# Scripting Overview

Everything can be scripted in MLR without any interaction with the GUI. Scripting can be as simple as writing a quick function to perform all the analysis steps that you typically run on a retinotopy experiment or your event-related experiment. In other cases, scripting may be the way that you run a much more complex analysis like fully analyzing an adaptation experiment or a classification experiment. The goal of MLR is to make these tasks easy by providing a Matlab interface to your data. MLR takes care of all the book-keeping and alignment of data, etc., and you simply write the parts of your analysis that are specific to your particular experiment. MLR also makes it easy to interface with the GUI once you have your analysis by giving you functions to display overlays and write your own interrogator functions which can display your voxel-by-voxel results in any way that makes sense for your particular experiment. The best way to get started with scripting is to look at some of the examples we have in this section.

## Programming conventions

The following is a partial list of programming conventions. These are listed here to make your life easier. If you follow these conventions your programs will work better and work consistently with future releases of MLR. So, pay attention!

1. “view” variables. A view variable is the starting place for almost all scripts. It encapsulates all the information about your session that is available when you have the GUI viewer going, but without having to bring up the GUI. Whenever you create a view with newView, you should remember to delete it when you are done (especially if it is inside a script/program). Otherwise you will build up a lot of useless view structures in memory.
 v = newView;
...
do some stuff
...
deleteView(v);

Also, you might want to call the view variable v instead of view, since view is a built-in matlab function.

2. Always use viewGet and viewSet for accessing fields. You should never directly access any of the MLR variables to get information about the scan. Why? Because we may have to change the implementation of how some variable is stored in a future version of MLR. If that happens, your code will be busted. If you use viewGet and viewSet, your code will work fine. Also, viewSet is designed to properly side-effect the global variable, not just the local copy. Note that viewGet and viewSet assume defaults (e.g., the current scan or current group) for some fields – these can usually be overridden in the call to viewGet/viewSet. You can get a full listing of what is possible to viewGet and viewSet by just typing viewGet or viewSet. You can get specific help for parameters, by doing (e.g.):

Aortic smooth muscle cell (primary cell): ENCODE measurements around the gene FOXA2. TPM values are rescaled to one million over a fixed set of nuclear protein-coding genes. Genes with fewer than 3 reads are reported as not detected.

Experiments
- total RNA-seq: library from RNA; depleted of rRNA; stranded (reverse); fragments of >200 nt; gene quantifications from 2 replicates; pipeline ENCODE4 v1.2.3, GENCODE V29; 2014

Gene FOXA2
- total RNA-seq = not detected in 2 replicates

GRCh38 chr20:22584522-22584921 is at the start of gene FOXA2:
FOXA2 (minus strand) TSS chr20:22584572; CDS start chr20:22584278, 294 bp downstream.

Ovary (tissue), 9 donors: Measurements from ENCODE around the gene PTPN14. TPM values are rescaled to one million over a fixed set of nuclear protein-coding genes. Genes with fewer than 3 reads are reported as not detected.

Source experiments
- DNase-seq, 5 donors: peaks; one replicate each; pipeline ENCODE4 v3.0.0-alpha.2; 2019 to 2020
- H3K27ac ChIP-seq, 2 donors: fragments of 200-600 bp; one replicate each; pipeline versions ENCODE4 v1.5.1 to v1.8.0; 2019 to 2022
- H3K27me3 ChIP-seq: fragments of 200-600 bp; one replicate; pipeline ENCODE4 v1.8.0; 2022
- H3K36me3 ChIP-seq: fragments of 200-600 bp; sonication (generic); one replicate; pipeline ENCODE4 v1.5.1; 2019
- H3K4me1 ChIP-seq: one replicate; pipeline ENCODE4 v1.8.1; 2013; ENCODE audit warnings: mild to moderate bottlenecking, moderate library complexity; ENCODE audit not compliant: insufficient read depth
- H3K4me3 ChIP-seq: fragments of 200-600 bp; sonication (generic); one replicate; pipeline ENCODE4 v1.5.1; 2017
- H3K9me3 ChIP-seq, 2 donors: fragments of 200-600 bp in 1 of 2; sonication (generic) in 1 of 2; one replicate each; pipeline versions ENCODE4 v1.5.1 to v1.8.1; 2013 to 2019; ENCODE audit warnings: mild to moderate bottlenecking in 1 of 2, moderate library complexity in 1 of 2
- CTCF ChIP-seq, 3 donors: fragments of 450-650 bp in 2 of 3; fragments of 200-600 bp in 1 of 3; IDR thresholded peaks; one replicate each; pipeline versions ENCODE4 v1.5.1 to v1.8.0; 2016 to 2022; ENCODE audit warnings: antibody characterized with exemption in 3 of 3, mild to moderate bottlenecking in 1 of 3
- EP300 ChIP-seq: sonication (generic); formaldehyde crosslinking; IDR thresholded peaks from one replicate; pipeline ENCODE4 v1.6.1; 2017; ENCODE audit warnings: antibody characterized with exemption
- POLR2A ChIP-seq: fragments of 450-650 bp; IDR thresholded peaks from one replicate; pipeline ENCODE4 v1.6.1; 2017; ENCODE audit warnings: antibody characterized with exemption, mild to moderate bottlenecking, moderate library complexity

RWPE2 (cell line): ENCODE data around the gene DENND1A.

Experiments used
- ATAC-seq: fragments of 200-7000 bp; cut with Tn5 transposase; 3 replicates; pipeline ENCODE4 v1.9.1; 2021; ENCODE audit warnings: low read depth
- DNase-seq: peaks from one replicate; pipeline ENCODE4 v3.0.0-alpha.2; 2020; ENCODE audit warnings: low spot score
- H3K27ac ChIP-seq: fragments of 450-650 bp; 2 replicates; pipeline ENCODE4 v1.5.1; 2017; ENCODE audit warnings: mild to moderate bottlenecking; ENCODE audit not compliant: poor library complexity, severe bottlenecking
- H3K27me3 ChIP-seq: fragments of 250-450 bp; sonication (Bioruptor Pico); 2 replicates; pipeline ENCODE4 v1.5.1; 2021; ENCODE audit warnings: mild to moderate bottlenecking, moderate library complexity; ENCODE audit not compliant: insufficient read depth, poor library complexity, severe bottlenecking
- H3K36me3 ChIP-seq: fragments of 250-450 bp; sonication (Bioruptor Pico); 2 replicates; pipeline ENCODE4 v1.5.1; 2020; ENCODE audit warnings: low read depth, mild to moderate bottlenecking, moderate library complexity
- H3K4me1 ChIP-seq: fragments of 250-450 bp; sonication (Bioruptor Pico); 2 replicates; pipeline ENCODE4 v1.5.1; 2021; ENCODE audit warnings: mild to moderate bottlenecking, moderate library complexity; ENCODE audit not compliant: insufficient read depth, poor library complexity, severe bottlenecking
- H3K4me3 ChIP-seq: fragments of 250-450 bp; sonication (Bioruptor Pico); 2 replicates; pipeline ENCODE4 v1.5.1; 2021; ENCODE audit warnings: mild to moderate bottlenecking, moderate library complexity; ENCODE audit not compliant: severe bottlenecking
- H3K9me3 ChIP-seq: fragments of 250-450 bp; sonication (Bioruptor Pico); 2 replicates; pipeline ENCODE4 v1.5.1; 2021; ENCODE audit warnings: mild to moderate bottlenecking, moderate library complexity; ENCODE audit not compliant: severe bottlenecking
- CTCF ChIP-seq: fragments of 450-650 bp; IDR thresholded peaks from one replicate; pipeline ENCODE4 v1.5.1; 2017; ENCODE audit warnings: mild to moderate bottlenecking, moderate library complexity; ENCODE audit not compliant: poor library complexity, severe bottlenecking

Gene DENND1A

viewGet([],'scan','help');

Also, whenever you viewSet something, make sure to set the return argument:

  v = viewSet(v,'someParameter',newParameterSetting);
3. Use mrMsgBox, mrErrorDlg, mrWarnDlg, mrWaitBar, and mrCloseDlg to give messages and errors to the user. These functions switch off of the 'mrLoadRet' 'verbose' preference. If the preference is off (not defined or defined to be 0) then the messages go to the matlab window instead of opening dialog boxes. Verbose preference also determines if user is queried about overwriting a file. Very useful for running scripts that are intended to be non-interactive.
4. Avoid accessing scans or groups by number. Remember that if you delete a scan in a group, or delete a group the order of your scans and groups might be changed. It is always better to specify the name of the group you want, e.g. v = viewSet(v,'curGroup','MotionComp'), rather than the number. Virtually all of the viewGet commands accept a group name in lieu of a group number. Similarly, you should not count on the scan number of a scan staying the same. Instead, you might want to get the scan from the description string that you set. For example, if you want to get all the scans that have the string 'wedges' in their description:
  scanNums = viewGet(v,'scanNumFromDescription','wedges','Raw');

Also keep in mind that if you are writing a true analysis function then you will have to provide (or use the default) reconcile functions which handle keeping track of which overlay goes with what scan by comparing the filenames of the scans. In MLR scan filenames should always be unique to each scan.